Designing in the connected everyday

Things2Things was a one-year-long project of the 3TU Industrial Design programs in the Netherlands that ran from January to October 2016. The project brought together a community of almost 50 professional designers and design researchers to explore the role of design thinking in creativity and innovation within the field of the Internet of Things. We have captured the key insights generated during the workshops in a booklet that we are launching at the Dutch Design Week, DRIVE Festival for Design and Innovation.

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Participants

The people running this initiative have gone to great lengths to create bridges between design research and practice and build a community of ambitious and curious people. For design to be able to contribute to worldwide challenges, building these communities is of utmost importance. These are the people that joined the community.
marcelschouwenaar

As the physicality of products is diluted by connectivity, data, and algorithms, T2T helped us understand that new design methodologies are needed to embrace the more intangible and uid forms of things-formerly-known- as-products.

Marcel Schouwenaar, The Incredible Machine (Predictive Materialities)
diepenmaat-03-01

Breathing life into a product or environment by giving it a personality and acting it out makes for a quick but powerful way of understanding the nuances of good smart product interaction.

Pieter Diepenmaat, Hoog+Diep (Objects with Intent)
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The Morse Things bowls and their difficult- to-grasp communication have thoroughly confounded us despite their beauty as dumb objects. There’s clearly much work to be done uncovering how to design networked objects so that our relationships with them are lasting and valuable.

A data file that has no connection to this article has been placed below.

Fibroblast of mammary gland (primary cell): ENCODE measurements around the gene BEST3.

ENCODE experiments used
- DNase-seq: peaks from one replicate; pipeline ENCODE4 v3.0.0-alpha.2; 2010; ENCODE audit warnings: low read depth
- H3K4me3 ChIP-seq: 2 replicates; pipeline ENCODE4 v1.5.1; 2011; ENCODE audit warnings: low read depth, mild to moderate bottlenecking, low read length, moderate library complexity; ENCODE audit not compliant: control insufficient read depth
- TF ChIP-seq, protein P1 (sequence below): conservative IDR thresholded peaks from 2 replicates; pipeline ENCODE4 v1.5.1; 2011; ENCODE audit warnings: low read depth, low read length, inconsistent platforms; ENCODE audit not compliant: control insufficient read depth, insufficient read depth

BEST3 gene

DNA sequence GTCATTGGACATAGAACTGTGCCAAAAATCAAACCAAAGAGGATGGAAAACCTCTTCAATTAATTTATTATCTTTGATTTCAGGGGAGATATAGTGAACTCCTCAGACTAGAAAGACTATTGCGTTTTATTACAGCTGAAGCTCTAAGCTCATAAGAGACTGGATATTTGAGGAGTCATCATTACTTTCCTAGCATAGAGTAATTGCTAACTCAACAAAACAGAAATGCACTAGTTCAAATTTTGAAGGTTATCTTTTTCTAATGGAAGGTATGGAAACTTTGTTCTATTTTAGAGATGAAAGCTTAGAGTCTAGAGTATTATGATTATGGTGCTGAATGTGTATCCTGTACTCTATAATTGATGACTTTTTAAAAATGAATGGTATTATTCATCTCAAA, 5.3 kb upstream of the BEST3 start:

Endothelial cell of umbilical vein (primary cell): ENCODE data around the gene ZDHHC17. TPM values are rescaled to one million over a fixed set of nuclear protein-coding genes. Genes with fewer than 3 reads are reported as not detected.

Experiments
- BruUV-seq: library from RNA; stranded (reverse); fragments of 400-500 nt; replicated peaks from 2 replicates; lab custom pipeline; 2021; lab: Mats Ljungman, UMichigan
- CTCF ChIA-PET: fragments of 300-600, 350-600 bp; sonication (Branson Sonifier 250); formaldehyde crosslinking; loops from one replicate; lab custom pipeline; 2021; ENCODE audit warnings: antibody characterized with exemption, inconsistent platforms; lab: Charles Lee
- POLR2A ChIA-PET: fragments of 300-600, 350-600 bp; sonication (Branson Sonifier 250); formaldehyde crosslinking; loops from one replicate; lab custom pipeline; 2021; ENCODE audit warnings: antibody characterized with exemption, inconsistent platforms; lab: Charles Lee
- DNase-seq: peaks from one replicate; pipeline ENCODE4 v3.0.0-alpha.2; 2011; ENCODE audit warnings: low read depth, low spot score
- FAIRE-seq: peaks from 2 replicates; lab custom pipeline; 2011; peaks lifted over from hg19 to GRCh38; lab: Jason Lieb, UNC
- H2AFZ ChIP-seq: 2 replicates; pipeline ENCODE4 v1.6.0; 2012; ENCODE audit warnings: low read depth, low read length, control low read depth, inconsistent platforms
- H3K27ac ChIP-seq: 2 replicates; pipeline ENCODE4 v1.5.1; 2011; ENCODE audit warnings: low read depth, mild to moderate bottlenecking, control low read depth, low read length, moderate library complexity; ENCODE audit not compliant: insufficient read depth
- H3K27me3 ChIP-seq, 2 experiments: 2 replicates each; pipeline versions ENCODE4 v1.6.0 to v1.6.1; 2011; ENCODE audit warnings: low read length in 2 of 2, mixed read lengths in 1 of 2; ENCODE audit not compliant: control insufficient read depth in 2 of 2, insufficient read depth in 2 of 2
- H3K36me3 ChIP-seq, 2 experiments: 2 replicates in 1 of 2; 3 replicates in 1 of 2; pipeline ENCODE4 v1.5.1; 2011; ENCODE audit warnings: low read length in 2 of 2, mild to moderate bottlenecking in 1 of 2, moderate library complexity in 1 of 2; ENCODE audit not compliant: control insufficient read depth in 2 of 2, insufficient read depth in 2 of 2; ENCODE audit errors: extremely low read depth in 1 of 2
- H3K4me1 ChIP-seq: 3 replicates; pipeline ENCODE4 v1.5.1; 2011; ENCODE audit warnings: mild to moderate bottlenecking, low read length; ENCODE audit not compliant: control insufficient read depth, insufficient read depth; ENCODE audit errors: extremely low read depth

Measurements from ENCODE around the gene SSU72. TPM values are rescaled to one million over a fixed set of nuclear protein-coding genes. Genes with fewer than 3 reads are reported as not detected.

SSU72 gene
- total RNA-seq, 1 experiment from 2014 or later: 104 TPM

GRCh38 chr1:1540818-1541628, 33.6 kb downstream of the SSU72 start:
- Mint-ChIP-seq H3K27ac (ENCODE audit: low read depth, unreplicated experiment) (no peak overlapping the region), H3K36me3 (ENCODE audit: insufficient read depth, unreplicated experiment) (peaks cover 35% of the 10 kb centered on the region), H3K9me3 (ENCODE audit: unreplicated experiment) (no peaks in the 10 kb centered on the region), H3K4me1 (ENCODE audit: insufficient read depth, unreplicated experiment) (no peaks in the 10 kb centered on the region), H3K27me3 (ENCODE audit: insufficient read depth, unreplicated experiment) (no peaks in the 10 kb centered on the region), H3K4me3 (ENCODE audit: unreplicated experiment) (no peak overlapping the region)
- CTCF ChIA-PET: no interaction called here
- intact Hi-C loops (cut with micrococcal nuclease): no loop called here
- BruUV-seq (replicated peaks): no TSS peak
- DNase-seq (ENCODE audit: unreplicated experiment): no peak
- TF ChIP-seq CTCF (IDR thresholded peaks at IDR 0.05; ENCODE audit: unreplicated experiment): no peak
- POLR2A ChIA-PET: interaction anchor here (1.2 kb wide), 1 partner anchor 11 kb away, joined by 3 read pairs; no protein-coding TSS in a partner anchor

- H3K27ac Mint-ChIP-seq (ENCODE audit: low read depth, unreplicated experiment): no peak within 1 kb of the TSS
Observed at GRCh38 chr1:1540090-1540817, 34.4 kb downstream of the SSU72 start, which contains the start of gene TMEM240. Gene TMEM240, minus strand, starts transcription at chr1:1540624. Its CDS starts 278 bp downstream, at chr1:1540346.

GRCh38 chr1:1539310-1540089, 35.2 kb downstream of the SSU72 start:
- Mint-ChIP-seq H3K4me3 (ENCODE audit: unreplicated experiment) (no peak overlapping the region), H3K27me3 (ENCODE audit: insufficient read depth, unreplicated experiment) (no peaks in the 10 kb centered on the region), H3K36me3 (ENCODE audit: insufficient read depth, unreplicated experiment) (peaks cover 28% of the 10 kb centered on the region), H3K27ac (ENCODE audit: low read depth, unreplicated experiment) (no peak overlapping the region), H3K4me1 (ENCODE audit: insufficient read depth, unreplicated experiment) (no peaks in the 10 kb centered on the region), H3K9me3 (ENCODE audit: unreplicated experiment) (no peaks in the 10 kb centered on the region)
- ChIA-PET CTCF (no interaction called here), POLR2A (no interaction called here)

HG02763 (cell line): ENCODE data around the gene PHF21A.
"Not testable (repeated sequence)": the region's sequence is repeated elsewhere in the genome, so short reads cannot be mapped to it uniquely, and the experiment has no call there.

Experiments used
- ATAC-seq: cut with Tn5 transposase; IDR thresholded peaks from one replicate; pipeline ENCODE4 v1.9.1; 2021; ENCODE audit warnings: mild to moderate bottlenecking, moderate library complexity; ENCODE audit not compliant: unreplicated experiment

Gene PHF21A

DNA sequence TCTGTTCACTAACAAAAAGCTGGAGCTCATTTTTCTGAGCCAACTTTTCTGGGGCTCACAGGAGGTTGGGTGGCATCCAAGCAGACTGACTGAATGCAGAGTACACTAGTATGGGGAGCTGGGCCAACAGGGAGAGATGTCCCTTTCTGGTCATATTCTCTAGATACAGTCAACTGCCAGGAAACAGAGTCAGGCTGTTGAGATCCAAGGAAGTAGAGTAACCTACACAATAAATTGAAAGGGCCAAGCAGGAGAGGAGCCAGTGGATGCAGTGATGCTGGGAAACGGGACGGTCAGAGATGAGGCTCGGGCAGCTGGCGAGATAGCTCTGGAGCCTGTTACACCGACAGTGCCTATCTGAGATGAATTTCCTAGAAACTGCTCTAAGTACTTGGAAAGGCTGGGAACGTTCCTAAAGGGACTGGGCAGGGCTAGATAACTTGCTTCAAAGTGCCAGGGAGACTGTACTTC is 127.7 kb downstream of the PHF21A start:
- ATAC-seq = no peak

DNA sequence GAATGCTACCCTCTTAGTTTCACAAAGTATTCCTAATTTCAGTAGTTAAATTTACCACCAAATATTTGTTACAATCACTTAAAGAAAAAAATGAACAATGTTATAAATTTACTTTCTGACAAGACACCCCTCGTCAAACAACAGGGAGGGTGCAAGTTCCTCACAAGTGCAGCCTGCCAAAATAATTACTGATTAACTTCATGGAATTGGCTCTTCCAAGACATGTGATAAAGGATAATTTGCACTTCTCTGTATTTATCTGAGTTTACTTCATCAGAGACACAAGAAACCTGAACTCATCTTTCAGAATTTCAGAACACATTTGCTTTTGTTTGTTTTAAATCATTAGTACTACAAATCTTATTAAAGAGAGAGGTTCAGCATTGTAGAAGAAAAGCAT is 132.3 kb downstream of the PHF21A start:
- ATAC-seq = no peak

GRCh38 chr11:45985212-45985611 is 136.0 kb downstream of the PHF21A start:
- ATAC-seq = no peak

Ryan Betts, HUMAN (Material Speculations)
dorienzandbergen2016

In this workshop, we explored the question of how digital objects can be designed in such a way that they ”leave traces“ of the way they work. Rather than having shiny and smooth surfaces that reveal nothing of what is going on behind the screen, they might become interfaces through which users can engage with the bigger questions of our digital society such as dataveillance, commodification, and profiling. I am not yet sure how objects can be designed that way, but for me, the rich interactions of the workshop itself constituted such an interface. Would it be possible to design digital objects so that such interactions could become part of their daily use?

Dorien Zandbergen, University of Amsterdam (Im/Material Traces)